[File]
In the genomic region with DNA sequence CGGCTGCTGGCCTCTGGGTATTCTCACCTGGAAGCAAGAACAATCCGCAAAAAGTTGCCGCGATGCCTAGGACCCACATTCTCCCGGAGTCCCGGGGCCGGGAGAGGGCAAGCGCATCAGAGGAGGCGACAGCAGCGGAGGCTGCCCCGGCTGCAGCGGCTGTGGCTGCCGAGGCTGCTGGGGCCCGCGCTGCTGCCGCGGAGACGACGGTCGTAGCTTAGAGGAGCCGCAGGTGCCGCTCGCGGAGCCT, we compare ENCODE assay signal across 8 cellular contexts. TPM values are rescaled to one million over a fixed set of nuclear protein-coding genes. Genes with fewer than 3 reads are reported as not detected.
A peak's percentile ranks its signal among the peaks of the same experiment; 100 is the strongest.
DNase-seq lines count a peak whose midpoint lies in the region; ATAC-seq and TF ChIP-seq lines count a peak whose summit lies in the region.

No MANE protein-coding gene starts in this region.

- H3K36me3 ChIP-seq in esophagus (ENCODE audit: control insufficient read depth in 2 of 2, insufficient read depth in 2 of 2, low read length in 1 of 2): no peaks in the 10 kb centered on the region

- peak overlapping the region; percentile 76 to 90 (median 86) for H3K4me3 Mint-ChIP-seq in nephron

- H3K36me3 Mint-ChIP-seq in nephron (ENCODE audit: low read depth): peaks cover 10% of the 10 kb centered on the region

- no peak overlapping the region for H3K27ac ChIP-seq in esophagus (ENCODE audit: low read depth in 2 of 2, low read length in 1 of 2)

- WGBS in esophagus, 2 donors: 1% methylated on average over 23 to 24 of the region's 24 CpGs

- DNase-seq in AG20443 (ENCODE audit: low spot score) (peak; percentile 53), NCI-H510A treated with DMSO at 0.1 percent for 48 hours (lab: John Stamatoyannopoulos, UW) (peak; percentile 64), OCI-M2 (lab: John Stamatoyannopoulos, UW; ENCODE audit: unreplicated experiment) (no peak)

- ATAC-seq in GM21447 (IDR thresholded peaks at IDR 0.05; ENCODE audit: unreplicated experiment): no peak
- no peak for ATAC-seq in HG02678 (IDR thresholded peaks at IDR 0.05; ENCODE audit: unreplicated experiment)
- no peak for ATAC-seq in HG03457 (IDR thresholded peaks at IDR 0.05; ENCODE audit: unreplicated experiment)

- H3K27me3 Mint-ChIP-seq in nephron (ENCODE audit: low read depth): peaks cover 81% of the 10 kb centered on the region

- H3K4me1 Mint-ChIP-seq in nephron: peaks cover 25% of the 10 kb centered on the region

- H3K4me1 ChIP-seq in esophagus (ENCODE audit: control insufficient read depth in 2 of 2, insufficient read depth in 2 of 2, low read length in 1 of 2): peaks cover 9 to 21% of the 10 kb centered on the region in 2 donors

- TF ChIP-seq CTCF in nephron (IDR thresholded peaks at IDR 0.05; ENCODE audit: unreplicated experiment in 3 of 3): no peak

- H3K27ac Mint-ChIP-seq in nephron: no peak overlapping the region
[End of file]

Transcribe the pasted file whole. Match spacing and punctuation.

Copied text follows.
In the genomic region with DNA sequence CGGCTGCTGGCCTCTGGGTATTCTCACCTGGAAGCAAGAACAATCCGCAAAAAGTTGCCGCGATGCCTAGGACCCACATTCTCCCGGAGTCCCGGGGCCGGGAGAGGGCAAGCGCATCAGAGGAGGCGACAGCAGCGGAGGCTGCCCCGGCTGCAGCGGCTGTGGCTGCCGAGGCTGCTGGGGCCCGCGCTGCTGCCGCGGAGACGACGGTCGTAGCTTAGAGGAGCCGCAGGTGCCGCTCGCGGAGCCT, we compare ENCODE assay signal across 8 cellular contexts. TPM values are rescaled to one million over a fixed set of nuclear protein-coding genes. Genes with fewer than 3 reads are reported as not detected.
A peak's percentile ranks its signal among the peaks of the same experiment; 100 is the strongest.
DNase-seq lines count a peak whose midpoint lies in the region; ATAC-seq and TF ChIP-seq lines count a peak whose summit lies in the region.

No MANE protein-coding gene starts in this region.

- H3K36me3 ChIP-seq in esophagus (ENCODE audit: control insufficient read depth in 2 of 2, insufficient read depth in 2 of 2, low read length in 1 of 2): no peaks in the 10 kb centered on the region

- peak overlapping the region; percentile 76 to 90 (median 86) for H3K4me3 Mint-ChIP-seq in nephron

- H3K36me3 Mint-ChIP-seq in nephron (ENCODE audit: low read depth): peaks cover 10% of the 10 kb centered on the region

- no peak overlapping the region for H3K27ac ChIP-seq in esophagus (ENCODE audit: low read depth in 2 of 2, low read length in 1 of 2)

- WGBS in esophagus, 2 donors: 1% methylated on average over 23 to 24 of the region's 24 CpGs

- DNase-seq in AG20443 (ENCODE audit: low spot score) (peak; percentile 53), NCI-H510A treated with DMSO at 0.1 percent for 48 hours (lab: John Stamatoyannopoulos, UW) (peak; percentile 64), OCI-M2 (lab: John Stamatoyannopoulos, UW; ENCODE audit: unreplicated experiment) (no peak)

- ATAC-seq in GM21447 (IDR thresholded peaks at IDR 0.05; ENCODE audit: unreplicated experiment): no peak
- no peak for ATAC-seq in HG02678 (IDR thresholded peaks at IDR 0.05; ENCODE audit: unreplicated experiment)
- no peak for ATAC-seq in HG03457 (IDR thresholded peaks at IDR 0.05; ENCODE audit: unreplicated experiment)

- H3K27me3 Mint-ChIP-seq in nephron (ENCODE audit: low read depth): peaks cover 81% of the 10 kb centered on the region

- H3K4me1 Mint-ChIP-seq in nephron: peaks cover 25% of the 10 kb centered on the region

- H3K4me1 ChIP-seq in esophagus (ENCODE audit: control insufficient read depth in 2 of 2, insufficient read depth in 2 of 2, low read length in 1 of 2): peaks cover 9 to 21% of the 10 kb centered on the region in 2 donors

- TF ChIP-seq CTCF in nephron (IDR thresholded peaks at IDR 0.05; ENCODE audit: unreplicated experiment in 3 of 3): no peak

- H3K27ac Mint-ChIP-seq in nephron: no peak overlapping the region